What is a Computer Virus?


What are Computer Viruses?

Computer viruses are programs written by "mean" people. These virus programs are placed into a commonly used program so that program will run the attached virus program as it boots, therefore, it is said that the virus "infects" the executable file or program. Executable files include Macintosh "system files" [such as system extensions, INITs and control panels] and application programs [such as word processing programs and spreadsheet programs.] Viruses work the same ways in Windows or DOS machines by infecting zip or exe files.

A virus is inactive until you execute an infected program or application OR start your computer from a disk that has infected system files. Once a virus is active, it loads into your computer's memory and may save itself to your hard drive or copies itself to applications or system files on disks you use.

Some viruses are programmed specifically to damage the data on your computer by corrupting programs, deleting files, or even erasing your entire hard drive. Many viruses do nothing more than display a message or make sounds / verbal comments at a certain time or a programming event after replicating themselves to be picked up by other users one way or another. Other viruses make your computer's system behave erratically or crash frequently. Sadly many people who have problems or frequent crashes using their computers do not realize that they have a virus and live with the inconveniences.

What Viruses Don't Do!

Computer viruses can not infect write protected disks or infect written documents. Viruses do not infect compressed files, unless the file was infected prior to the compression. [Compressed files are programs or files with its common characters, etc. removed to take up less space on a disk.] Viruses do not infect computer hardware, such as monitors or computer chips; they only infect software.

In addition, Macintosh viruses do not infect DOS / Window computer software and vice versa. For example, the Melissa virus incident of late 1998 and the ILOVEYOU virus of 2000 worked only on Window based machines and could not operate on Macintosh computers.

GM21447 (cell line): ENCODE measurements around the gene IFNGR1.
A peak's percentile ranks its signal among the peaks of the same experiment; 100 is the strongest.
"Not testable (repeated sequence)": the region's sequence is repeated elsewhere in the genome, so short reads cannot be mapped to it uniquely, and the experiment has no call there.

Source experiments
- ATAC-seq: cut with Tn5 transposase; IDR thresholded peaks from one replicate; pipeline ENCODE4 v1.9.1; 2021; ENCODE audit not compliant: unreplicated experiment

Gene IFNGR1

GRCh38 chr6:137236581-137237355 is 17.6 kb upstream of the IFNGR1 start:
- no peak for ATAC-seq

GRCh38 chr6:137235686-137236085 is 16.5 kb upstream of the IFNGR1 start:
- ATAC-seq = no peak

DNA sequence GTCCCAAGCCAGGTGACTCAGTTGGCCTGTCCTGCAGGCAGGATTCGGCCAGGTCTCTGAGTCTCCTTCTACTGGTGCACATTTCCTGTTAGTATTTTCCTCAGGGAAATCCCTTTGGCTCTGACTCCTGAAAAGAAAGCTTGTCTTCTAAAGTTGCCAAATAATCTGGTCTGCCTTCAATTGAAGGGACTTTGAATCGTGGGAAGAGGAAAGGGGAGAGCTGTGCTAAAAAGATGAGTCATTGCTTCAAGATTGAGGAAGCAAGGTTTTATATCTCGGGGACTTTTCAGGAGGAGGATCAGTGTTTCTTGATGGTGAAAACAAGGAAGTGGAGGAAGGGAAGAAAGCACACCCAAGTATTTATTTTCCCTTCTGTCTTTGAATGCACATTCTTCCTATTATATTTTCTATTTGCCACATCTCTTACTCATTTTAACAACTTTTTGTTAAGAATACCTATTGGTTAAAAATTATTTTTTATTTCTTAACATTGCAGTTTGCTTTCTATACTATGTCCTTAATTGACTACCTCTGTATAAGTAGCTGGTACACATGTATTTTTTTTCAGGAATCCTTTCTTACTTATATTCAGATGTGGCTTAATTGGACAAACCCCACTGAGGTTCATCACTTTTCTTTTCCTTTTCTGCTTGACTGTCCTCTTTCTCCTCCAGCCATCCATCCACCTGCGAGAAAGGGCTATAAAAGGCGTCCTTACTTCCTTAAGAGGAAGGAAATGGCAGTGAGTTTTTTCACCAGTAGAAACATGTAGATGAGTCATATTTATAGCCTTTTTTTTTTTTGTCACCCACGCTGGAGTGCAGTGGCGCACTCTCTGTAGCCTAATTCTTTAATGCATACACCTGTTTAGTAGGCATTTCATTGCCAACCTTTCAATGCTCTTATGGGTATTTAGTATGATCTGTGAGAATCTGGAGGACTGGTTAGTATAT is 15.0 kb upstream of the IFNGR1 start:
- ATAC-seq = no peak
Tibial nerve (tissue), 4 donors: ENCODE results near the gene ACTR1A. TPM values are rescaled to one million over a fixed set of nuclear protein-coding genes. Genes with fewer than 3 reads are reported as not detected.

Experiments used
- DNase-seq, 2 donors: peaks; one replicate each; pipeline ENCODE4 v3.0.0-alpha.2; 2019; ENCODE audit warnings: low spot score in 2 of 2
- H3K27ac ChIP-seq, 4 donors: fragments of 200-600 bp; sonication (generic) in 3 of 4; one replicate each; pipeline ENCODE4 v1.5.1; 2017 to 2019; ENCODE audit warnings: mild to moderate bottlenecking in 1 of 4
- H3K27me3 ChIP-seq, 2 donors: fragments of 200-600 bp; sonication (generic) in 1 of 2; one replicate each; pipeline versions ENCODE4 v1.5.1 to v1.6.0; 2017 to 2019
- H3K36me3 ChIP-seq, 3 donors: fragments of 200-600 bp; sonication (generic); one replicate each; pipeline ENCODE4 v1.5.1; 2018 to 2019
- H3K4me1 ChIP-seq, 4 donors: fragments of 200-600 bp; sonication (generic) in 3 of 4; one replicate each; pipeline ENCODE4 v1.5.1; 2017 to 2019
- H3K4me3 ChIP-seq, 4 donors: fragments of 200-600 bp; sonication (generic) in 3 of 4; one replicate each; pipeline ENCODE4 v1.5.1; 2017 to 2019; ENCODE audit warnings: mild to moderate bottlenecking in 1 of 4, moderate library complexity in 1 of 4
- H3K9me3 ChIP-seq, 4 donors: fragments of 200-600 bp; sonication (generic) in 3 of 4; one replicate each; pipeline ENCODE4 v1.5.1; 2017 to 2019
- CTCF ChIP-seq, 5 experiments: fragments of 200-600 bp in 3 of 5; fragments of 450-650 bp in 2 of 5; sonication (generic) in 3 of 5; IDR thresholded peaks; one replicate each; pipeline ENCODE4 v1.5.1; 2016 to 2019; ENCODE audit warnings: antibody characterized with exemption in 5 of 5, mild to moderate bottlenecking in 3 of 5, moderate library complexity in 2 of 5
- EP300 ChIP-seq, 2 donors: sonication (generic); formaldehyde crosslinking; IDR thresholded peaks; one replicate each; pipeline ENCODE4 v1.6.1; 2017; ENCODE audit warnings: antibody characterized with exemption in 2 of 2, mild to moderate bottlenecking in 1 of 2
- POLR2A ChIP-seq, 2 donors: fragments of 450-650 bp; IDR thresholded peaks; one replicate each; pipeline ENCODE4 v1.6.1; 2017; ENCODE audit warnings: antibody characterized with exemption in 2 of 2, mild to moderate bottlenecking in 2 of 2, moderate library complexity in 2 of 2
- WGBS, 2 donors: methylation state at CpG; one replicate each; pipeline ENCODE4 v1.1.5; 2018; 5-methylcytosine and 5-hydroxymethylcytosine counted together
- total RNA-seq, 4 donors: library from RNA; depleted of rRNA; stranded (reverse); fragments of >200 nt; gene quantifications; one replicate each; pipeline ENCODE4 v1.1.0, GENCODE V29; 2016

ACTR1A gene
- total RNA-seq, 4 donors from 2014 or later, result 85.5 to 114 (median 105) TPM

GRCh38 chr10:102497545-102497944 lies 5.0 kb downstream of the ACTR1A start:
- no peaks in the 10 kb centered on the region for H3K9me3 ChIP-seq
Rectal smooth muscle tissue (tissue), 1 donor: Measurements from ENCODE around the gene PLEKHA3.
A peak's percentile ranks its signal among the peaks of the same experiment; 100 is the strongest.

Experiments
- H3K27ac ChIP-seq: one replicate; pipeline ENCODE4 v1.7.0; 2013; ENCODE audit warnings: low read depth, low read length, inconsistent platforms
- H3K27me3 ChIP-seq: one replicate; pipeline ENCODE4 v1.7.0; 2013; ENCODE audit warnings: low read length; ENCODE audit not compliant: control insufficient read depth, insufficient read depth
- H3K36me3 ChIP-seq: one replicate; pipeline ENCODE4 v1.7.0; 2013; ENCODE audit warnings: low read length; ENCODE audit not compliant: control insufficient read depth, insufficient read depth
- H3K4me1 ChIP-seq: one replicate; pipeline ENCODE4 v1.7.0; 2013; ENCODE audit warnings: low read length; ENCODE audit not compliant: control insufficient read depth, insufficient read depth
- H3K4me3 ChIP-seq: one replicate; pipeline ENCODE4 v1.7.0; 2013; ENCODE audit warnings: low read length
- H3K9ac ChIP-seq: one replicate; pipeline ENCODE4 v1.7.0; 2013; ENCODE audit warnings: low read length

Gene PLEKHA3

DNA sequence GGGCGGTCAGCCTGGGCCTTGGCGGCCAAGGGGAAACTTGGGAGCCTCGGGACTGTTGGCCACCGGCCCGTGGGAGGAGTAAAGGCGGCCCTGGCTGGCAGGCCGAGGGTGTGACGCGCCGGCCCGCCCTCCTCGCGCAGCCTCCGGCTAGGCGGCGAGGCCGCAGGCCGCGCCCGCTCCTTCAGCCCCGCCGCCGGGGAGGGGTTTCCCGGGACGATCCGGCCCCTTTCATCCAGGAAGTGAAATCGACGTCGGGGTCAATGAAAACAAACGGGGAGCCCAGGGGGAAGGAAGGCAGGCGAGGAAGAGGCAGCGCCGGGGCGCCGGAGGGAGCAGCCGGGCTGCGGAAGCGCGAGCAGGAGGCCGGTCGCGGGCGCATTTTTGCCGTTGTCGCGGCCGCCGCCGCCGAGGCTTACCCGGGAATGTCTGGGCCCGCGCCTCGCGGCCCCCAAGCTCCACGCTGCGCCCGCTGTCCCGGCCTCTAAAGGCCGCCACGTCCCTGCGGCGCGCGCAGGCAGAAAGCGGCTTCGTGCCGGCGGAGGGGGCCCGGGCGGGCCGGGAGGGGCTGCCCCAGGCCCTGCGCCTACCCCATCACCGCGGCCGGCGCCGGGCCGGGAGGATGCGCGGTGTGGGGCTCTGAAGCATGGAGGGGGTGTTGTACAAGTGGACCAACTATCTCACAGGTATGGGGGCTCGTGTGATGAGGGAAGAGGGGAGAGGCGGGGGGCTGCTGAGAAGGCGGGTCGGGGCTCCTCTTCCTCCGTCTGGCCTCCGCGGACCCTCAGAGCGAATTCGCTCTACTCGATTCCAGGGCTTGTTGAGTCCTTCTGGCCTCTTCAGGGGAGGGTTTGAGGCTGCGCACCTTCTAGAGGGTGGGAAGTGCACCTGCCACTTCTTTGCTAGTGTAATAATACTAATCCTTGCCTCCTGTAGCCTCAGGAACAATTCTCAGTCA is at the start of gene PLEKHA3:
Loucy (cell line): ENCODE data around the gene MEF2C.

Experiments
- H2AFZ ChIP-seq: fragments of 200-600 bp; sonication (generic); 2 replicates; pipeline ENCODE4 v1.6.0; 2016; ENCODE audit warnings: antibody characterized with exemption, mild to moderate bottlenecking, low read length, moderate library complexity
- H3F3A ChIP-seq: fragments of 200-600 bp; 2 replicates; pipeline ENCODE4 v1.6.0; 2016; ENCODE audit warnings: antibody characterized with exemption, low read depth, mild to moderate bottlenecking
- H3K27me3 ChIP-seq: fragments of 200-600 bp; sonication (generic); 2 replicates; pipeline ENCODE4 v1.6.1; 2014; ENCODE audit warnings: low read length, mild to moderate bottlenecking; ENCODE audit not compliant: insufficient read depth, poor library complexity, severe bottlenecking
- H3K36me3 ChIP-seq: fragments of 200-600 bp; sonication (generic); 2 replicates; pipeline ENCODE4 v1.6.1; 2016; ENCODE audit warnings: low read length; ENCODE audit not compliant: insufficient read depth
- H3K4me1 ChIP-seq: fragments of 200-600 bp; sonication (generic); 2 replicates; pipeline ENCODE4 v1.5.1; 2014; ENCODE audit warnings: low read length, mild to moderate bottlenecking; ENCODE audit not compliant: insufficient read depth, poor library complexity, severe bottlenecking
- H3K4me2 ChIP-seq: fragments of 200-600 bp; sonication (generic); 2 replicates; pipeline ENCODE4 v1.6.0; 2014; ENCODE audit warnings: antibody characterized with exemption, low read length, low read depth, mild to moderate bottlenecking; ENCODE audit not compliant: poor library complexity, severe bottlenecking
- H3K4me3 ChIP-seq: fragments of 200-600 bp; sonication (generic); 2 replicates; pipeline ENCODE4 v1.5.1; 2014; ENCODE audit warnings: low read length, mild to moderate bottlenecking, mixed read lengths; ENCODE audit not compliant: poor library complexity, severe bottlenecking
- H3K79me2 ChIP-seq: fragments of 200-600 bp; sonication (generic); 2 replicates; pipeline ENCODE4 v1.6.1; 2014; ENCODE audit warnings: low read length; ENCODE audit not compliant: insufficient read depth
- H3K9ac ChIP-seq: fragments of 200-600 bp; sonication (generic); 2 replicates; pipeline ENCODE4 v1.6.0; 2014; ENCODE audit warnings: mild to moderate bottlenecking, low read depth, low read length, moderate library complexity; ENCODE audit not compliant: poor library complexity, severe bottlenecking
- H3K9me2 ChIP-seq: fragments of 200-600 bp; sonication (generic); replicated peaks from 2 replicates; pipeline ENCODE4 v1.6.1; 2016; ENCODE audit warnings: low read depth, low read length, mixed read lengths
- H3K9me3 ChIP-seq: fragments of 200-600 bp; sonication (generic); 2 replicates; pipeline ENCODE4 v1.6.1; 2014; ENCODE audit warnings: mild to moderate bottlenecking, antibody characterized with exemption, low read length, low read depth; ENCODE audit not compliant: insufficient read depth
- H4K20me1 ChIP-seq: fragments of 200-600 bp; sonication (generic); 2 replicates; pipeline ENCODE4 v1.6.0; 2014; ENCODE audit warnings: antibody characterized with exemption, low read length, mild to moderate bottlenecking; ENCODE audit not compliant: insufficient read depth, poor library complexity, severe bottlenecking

One further note-> viruses do not necessarily let you know they are present in your machine, even after being destructive. If your computer is not operating properly, it is a good practice to check for viruses with a current "virus checking" program.

How do Viruses Spread?


Viruses begin to work and spread when you start up the program or application of which the virus is present. For example, a word processing program that contains a virus will place the virus in memory every time the word processing program is run.

Once in memory, one of a number of things can happen. The virus may be programmed to attach to other applications, disks or folders. It may infect a network if given the opportunity.

Viruses behave in different ways. Some viruses stay active only when the application it is part of is running. Turn the computer off and the virus is inactive. Other viruses will operate every time you turn on your computer after infecting a system file or network.

How to Prevent a Virus Invasion!

Load only software from original disks or CD's. Pirated or copied software is always a risk for a virus.
Execute only programs of which you are familiar as to their origin. Programs sent by email should always be suspicious.
Computer uploads and "system configuration" changes should always be performed by the person who is responsible for the computer. Password protection should be employed.
Check all shareware and free programs downloaded from on-line services with a virus checking program.
Purchase a virus program that runs as you boot or work your computer. Up-date it frequently.


Trojan Horses

A trojan horse is not a virus. It is a program that you run because you think it will serve a useful purpose such as a game or provides entertainment. Like a "trojan horse" it serves not as it claims, but to damage files or perhaps plants a virus into your computer. A trojan horse does not replicate or spread like a virus. Most virus checking programs detect trojan horses.